Workers heft the bean sacks, now weighing a scant 125 pounds, to a grate in the floor. Here the beans start a journey through a maze of machines to remove the final paper hull from the beans and clean and sort them so they can be bagged into “COCLA”-stamped jute bag.
Now the beans are ready for export. COCLA finds buyers on the world market for the beans that its 8,000 family members have grown. Importers like Equal Exchange now transport the beans to one of their roasting facilities across the U.S. Once roasted, the beans are ready for consumption. Coffee mugs across the United States are filled with the fair trade fruits of these family labors.
Fair trade = fair treatment and a fair price
Seeing farming, families and economics at this level will change you. Coffee, like many products we consume daily, has a story both unique and personal. The coffee we consume has thousands of lives connected to it. Those lives are supported and enriched when we purchase fair trade coffee. I asked the president of COCLA how retailers can help farm co-ops. He simply said, “Buy our coffee; we will take care of the rest.” So buy fair trade products, buy from co-ops, buy from your local farmers market. Consumption is not bad, but thoughtless consumption profits few individuals. So when you next fill your coffee mug with fair trade goodness, think about all that went into it, and feel good about the fact you are supporting families just like yours across the globe.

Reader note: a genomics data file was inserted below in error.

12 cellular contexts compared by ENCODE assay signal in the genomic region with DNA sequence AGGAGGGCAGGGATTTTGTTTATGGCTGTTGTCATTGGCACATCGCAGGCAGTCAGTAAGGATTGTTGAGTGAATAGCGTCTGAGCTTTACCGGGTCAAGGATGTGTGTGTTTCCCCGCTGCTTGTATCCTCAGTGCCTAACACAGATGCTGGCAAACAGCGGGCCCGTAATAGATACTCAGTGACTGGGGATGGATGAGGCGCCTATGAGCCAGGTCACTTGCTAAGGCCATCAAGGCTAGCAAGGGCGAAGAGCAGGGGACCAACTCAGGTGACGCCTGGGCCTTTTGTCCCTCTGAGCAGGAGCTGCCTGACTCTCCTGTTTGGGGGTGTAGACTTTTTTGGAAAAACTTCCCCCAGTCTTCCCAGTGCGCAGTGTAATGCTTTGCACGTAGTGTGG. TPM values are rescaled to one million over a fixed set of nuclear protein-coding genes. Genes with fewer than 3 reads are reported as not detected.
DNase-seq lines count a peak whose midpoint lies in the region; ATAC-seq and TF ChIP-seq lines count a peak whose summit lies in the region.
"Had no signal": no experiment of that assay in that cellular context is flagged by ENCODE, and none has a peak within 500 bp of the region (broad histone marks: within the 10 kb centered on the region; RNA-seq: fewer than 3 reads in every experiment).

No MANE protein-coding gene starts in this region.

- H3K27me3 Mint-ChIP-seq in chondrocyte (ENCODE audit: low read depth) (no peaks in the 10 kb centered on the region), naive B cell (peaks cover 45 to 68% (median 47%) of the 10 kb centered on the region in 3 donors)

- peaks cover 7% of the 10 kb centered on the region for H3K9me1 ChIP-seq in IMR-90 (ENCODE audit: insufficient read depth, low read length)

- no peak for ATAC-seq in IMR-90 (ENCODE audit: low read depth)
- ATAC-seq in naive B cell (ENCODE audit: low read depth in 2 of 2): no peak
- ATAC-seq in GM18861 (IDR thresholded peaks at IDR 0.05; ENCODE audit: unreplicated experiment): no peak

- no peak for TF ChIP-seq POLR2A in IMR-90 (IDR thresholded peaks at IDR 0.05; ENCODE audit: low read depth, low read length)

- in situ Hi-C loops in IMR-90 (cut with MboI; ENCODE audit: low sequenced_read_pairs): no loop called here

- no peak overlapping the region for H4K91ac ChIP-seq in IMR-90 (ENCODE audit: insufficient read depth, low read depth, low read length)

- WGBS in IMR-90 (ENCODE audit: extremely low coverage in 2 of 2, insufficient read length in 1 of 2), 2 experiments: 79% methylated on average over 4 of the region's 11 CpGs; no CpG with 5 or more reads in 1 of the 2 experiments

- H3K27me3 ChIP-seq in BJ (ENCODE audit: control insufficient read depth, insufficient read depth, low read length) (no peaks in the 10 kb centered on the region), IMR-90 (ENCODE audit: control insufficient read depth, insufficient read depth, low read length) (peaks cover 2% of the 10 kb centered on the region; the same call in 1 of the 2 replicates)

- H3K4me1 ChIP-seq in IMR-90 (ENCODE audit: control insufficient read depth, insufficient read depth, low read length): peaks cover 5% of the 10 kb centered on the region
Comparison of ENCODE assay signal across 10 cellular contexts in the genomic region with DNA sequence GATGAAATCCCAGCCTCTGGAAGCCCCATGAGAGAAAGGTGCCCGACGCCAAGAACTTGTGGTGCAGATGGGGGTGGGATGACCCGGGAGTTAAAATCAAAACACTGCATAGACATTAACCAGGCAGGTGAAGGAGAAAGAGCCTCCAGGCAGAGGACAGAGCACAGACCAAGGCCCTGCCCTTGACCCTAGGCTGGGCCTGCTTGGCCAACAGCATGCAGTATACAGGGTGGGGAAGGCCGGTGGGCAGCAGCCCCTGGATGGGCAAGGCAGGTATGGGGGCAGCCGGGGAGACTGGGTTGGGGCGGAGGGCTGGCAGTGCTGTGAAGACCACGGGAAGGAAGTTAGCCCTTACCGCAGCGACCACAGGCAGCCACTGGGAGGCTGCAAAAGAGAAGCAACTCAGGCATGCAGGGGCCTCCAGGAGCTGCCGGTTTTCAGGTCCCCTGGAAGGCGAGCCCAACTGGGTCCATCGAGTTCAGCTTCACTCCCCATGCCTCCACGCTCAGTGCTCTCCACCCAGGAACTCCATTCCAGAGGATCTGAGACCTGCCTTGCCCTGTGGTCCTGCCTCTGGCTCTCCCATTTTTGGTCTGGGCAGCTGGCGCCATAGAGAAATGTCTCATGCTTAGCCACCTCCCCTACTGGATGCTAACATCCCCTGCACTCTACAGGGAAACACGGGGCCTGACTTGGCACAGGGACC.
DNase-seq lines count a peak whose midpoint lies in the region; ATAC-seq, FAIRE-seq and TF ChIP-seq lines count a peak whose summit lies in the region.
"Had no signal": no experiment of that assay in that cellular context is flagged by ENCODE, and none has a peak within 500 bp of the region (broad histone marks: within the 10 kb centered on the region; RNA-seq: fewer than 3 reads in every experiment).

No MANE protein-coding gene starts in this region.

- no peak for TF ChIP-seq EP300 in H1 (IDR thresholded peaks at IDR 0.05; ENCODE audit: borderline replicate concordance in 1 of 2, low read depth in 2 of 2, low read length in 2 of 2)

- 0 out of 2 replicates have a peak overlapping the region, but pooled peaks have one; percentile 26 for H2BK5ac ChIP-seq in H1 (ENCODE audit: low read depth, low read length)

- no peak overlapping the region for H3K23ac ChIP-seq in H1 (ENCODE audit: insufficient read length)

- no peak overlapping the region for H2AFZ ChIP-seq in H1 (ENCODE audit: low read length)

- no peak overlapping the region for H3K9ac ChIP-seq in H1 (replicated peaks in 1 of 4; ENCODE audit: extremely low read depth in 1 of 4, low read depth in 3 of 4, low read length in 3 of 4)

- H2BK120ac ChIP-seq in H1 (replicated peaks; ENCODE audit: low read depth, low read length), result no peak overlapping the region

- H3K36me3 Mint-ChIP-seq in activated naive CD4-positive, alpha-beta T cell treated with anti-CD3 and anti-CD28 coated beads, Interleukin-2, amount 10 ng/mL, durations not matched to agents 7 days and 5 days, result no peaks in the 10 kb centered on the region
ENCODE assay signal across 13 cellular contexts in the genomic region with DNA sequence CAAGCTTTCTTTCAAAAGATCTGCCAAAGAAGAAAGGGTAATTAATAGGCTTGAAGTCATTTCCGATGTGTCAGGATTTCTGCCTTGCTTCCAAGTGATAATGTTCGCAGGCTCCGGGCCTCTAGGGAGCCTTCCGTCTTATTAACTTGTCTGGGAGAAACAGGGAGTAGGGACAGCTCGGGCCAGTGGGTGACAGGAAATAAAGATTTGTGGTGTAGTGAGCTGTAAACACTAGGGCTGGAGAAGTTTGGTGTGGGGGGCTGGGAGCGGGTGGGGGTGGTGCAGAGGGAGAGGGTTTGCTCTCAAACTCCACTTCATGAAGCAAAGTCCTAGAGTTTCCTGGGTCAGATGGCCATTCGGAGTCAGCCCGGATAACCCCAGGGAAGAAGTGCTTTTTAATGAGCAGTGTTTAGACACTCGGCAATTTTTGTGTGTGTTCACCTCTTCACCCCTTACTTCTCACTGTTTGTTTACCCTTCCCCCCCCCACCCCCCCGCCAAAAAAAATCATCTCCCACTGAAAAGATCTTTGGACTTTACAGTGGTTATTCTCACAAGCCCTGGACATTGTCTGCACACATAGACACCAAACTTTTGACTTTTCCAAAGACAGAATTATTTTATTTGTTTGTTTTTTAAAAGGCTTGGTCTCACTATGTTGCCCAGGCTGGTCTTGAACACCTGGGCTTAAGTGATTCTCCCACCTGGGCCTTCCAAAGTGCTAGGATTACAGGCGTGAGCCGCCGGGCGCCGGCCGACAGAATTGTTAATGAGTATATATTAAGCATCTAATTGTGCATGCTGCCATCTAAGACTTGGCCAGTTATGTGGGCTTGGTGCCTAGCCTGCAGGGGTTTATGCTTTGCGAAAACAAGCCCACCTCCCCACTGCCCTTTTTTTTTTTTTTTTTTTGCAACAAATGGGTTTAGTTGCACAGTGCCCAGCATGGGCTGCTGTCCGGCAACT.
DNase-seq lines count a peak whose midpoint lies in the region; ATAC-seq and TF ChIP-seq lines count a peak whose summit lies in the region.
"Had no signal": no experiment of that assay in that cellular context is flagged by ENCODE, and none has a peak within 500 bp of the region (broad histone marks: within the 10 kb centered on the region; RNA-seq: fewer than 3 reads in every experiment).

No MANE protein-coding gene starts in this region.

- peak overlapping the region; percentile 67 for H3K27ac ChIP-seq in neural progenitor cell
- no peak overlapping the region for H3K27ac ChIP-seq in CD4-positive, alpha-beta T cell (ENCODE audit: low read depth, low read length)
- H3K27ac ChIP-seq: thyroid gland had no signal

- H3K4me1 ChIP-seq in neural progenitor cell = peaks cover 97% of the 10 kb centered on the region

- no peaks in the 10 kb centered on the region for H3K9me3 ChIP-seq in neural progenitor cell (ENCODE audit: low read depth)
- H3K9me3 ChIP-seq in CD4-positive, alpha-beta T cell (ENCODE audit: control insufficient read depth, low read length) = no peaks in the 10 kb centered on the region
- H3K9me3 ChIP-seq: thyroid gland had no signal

I’ve said it before, I’ll say it again: the more you try to be all things to all people, the more you become nothing at all. There’s a word for this phenomenon: homogenization. Those of us old enough to remember what milk tastes like (the old-fangled kind, delivered to our door, complete with that deep, delicious cap of cream at the top) will attest that the homogenized product sold in the dairy case of groceries everywhere bears only the faintest of resemblances to real milk.
Speaking of milk and homogenization, it bears pointing out that Starbucks isn’t really about coffee so much as it’s about milk. Milk as delivery beverage for various flavorings – primarily coffee, true, but let’s not kid ourselves. Starbucks figured out right from the get-go that adults are really just big kids. Give ‘em a hot chocolate in the guise of a sophisticated quasi – Euro beverage, slap a cool logo on it, and well, you know the rest. Think about it, how often do you ever hear someone even bother to say “caffe” when they order their double-tall butterscotch extra-whip latte?